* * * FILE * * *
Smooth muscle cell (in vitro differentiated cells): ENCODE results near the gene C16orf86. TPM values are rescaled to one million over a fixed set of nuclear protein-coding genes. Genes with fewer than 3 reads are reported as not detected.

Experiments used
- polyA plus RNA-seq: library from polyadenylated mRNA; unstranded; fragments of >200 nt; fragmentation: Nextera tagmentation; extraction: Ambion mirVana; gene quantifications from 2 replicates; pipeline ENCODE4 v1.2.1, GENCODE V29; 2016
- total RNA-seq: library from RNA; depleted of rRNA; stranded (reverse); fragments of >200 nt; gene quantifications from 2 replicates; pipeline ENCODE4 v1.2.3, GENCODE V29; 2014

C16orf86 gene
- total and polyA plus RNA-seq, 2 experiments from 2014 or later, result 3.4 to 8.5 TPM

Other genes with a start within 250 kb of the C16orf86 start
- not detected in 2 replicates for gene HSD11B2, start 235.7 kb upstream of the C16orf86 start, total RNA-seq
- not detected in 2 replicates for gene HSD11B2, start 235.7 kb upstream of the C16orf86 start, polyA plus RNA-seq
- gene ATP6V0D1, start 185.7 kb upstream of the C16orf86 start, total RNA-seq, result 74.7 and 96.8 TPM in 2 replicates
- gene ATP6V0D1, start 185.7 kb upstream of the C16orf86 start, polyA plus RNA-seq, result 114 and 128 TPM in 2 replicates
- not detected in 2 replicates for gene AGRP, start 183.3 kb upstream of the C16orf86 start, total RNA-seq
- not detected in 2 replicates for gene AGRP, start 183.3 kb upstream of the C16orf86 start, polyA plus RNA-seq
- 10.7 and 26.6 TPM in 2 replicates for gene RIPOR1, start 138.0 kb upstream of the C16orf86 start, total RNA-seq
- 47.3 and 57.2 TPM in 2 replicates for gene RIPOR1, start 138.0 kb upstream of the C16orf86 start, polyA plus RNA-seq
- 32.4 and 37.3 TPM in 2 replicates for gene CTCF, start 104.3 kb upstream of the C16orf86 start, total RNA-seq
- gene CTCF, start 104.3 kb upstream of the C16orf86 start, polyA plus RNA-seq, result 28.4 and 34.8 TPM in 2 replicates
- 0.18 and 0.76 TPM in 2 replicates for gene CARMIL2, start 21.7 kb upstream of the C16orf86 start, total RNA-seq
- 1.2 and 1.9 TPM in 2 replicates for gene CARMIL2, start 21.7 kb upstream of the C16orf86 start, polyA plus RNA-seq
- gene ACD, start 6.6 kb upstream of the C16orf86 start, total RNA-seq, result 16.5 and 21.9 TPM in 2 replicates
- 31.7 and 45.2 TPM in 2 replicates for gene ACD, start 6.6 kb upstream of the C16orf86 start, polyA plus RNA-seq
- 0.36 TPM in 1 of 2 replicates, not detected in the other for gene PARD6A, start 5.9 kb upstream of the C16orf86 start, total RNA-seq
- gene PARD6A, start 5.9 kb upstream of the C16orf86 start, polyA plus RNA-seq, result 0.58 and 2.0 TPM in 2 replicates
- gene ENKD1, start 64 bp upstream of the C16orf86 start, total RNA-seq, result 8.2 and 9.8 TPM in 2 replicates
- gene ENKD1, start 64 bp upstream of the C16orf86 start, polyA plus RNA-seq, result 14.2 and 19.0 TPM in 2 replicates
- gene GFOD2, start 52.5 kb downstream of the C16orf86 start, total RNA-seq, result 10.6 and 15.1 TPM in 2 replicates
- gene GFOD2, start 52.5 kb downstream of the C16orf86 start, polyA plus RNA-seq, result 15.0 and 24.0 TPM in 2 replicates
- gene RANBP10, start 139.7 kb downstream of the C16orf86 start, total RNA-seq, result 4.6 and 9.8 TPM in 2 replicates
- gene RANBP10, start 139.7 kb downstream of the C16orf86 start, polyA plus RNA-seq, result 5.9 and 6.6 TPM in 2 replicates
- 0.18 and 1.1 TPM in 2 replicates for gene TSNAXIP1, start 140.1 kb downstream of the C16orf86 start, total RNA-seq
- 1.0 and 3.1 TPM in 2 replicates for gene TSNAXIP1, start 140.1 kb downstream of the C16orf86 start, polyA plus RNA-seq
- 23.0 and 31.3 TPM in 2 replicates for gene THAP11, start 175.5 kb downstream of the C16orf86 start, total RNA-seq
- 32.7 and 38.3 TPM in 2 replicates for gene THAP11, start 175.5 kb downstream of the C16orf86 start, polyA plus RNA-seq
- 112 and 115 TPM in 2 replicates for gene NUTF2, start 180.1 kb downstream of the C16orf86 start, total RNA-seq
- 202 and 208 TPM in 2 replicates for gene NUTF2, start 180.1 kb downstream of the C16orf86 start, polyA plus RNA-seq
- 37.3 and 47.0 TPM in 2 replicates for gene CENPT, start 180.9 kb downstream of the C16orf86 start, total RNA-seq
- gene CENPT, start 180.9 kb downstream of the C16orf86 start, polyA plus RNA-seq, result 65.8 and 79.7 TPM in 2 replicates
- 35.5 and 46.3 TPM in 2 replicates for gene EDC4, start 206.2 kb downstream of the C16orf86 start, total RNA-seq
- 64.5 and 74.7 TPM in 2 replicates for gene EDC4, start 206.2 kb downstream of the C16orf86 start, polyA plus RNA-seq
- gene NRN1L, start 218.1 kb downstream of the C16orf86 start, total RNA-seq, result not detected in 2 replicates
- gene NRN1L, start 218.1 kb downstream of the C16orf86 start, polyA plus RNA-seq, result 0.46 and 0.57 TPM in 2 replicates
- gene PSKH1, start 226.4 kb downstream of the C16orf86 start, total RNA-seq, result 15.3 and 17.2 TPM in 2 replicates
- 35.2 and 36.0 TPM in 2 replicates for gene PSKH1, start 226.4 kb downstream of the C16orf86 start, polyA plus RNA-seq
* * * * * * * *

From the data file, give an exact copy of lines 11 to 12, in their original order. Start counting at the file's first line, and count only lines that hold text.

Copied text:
- gene ATP6V0D1, start 185.7 kb upstream of the C16orf86 start, polyA plus RNA-seq, result 114 and 128 TPM in 2 replicates
- not detected in 2 replicates for gene AGRP, start 183.3 kb upstream of the C16orf86 start, total RNA-seq